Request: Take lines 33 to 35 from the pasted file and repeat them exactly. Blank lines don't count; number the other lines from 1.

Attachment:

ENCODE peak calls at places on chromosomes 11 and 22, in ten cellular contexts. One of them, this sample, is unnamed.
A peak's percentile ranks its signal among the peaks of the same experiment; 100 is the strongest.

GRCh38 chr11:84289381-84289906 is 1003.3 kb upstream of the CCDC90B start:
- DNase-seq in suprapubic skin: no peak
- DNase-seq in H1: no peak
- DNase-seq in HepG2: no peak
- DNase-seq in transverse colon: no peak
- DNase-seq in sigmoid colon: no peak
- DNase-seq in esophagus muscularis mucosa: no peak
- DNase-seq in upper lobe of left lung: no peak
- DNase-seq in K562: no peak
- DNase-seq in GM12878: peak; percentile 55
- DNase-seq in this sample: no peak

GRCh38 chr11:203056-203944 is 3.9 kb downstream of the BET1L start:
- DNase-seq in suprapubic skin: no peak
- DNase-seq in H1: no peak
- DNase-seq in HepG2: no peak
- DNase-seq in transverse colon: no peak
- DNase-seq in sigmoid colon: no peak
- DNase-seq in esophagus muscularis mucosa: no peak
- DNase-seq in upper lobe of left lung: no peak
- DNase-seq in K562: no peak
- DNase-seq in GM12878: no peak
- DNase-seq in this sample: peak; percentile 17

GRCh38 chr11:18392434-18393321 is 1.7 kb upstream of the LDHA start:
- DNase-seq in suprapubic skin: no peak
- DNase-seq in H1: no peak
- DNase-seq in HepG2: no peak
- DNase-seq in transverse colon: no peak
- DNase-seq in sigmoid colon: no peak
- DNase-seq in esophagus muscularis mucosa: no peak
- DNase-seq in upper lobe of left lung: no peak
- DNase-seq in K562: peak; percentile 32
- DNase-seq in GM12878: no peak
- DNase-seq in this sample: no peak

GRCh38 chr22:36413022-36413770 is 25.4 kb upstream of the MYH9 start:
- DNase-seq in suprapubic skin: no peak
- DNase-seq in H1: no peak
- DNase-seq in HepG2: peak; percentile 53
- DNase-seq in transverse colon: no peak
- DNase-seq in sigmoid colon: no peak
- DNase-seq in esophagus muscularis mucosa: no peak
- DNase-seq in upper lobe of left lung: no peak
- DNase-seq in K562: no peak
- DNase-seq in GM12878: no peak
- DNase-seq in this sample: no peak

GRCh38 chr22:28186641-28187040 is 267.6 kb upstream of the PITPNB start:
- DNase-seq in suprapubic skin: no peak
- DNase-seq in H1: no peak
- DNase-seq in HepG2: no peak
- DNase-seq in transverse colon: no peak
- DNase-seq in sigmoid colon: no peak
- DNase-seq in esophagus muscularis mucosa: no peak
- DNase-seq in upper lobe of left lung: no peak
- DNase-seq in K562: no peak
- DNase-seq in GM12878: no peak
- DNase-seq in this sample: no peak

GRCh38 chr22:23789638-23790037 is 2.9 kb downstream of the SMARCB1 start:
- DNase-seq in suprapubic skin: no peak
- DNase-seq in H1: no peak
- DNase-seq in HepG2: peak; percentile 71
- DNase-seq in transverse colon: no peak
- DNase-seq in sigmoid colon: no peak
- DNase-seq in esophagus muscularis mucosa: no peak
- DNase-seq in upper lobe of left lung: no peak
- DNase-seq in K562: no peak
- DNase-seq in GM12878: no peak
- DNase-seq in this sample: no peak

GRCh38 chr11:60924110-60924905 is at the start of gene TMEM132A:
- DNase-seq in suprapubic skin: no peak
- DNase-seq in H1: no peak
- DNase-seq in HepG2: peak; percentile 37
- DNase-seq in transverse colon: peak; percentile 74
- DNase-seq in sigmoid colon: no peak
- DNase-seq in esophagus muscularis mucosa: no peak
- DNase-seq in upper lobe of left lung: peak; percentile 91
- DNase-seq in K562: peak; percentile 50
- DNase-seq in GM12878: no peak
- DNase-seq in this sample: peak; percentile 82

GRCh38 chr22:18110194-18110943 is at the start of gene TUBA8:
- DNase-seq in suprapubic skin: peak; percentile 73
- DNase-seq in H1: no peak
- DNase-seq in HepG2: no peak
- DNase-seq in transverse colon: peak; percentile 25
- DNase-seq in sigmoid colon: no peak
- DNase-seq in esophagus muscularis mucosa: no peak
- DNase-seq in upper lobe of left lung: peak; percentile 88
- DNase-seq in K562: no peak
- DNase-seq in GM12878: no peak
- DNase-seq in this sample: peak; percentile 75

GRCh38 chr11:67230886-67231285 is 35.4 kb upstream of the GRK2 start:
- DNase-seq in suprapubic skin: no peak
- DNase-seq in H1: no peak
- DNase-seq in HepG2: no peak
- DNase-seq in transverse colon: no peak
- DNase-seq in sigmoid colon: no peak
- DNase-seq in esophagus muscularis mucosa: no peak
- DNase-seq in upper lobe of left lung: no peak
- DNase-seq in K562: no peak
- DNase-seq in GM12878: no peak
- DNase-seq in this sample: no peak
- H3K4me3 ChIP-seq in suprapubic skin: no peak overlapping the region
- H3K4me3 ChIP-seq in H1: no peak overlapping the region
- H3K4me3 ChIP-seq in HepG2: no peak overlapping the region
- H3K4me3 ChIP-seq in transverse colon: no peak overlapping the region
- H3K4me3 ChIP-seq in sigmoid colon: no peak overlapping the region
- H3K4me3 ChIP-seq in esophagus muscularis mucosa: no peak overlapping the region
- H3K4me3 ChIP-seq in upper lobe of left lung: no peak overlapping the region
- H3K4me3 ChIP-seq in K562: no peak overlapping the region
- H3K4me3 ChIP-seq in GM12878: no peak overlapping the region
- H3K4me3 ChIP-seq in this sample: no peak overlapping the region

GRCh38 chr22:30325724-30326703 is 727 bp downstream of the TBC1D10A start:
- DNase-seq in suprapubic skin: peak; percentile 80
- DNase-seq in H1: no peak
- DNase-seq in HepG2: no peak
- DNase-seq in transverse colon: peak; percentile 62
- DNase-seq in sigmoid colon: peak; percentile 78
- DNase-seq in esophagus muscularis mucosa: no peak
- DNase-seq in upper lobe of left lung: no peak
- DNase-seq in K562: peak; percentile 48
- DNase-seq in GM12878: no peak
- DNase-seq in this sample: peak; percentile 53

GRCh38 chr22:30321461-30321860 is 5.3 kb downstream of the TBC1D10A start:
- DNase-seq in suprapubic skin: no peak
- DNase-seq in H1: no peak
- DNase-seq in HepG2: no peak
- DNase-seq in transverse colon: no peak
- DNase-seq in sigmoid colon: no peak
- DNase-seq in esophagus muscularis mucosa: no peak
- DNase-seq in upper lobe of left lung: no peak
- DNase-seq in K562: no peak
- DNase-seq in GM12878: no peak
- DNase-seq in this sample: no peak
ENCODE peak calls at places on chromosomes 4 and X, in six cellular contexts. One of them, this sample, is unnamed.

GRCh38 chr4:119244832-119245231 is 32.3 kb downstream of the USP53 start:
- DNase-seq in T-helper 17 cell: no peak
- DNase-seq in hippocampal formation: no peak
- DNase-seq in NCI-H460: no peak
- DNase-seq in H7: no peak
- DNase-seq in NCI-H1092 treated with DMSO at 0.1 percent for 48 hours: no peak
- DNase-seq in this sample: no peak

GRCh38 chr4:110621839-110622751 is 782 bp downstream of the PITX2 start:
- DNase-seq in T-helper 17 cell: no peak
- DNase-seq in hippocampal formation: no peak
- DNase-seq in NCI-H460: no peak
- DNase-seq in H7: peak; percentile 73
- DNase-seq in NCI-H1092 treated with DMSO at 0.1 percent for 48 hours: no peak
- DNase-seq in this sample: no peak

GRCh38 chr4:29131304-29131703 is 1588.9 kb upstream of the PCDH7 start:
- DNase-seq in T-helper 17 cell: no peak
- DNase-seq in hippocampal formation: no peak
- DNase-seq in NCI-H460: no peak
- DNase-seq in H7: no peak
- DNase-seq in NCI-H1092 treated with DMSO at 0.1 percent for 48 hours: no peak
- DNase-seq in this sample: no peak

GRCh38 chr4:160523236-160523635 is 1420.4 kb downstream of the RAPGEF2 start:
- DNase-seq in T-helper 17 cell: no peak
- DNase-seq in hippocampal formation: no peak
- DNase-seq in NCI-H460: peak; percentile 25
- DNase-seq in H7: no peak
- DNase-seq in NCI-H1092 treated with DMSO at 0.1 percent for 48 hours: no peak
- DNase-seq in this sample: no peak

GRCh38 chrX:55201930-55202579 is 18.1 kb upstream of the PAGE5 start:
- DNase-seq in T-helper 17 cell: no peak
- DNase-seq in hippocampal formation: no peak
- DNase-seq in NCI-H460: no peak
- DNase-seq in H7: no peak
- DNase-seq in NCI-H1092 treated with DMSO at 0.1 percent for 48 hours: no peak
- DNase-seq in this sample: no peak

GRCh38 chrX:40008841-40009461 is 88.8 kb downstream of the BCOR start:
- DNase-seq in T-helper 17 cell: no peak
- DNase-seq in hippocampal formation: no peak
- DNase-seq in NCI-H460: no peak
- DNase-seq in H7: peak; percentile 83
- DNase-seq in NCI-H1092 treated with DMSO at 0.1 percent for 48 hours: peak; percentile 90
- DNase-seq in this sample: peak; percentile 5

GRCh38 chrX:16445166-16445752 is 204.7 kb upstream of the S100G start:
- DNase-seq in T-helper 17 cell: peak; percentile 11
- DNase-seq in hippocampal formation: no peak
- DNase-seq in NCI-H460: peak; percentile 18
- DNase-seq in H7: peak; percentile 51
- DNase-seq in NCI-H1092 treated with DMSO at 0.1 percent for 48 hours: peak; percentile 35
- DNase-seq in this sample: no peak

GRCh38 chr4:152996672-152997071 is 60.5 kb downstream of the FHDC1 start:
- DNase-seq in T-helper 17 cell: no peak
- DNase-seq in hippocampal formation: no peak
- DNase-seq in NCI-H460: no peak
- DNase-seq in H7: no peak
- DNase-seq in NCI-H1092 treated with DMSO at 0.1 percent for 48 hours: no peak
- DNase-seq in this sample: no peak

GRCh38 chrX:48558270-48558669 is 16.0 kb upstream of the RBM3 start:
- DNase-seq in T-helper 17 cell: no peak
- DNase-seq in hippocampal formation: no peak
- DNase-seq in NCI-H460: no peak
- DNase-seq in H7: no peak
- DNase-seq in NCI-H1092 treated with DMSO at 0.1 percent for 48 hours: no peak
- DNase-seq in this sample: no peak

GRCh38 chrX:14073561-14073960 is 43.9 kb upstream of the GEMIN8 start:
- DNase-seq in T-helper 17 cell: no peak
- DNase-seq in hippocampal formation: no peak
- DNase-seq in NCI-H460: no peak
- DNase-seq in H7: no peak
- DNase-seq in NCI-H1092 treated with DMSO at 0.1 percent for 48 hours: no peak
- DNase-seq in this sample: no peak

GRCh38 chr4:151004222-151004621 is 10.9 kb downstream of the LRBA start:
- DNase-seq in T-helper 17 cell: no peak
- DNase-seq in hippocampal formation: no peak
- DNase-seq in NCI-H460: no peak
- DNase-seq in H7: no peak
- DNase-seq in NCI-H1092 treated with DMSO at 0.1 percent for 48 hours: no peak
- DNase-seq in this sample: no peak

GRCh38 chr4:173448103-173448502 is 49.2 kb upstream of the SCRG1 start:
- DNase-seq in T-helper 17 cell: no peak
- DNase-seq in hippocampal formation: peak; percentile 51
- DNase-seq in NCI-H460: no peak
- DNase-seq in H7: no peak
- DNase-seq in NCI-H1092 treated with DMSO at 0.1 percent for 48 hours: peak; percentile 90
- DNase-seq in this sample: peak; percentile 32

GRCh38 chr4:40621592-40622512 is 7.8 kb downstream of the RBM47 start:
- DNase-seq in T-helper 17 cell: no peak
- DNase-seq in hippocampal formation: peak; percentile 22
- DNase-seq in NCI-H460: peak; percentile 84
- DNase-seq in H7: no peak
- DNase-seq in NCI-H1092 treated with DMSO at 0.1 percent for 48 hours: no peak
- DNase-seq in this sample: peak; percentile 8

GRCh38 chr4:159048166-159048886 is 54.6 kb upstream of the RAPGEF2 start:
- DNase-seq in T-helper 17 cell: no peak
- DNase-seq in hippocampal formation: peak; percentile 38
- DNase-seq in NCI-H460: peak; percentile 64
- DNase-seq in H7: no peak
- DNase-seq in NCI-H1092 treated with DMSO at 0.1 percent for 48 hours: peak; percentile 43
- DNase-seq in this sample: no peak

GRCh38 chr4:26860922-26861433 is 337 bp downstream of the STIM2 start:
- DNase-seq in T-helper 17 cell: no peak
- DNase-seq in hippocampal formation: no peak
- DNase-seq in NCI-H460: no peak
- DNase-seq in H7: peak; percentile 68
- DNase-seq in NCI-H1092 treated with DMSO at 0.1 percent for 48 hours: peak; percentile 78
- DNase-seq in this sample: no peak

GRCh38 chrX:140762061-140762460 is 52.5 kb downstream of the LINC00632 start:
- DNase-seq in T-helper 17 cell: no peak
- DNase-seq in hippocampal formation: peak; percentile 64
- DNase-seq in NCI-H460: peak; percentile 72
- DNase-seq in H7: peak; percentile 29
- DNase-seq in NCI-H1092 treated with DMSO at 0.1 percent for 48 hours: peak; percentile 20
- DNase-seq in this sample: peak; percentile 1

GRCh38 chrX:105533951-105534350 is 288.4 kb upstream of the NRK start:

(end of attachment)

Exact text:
- DNase-seq in K562: peak; percentile 32
- DNase-seq in GM12878: no peak
- DNase-seq in this sample: no peak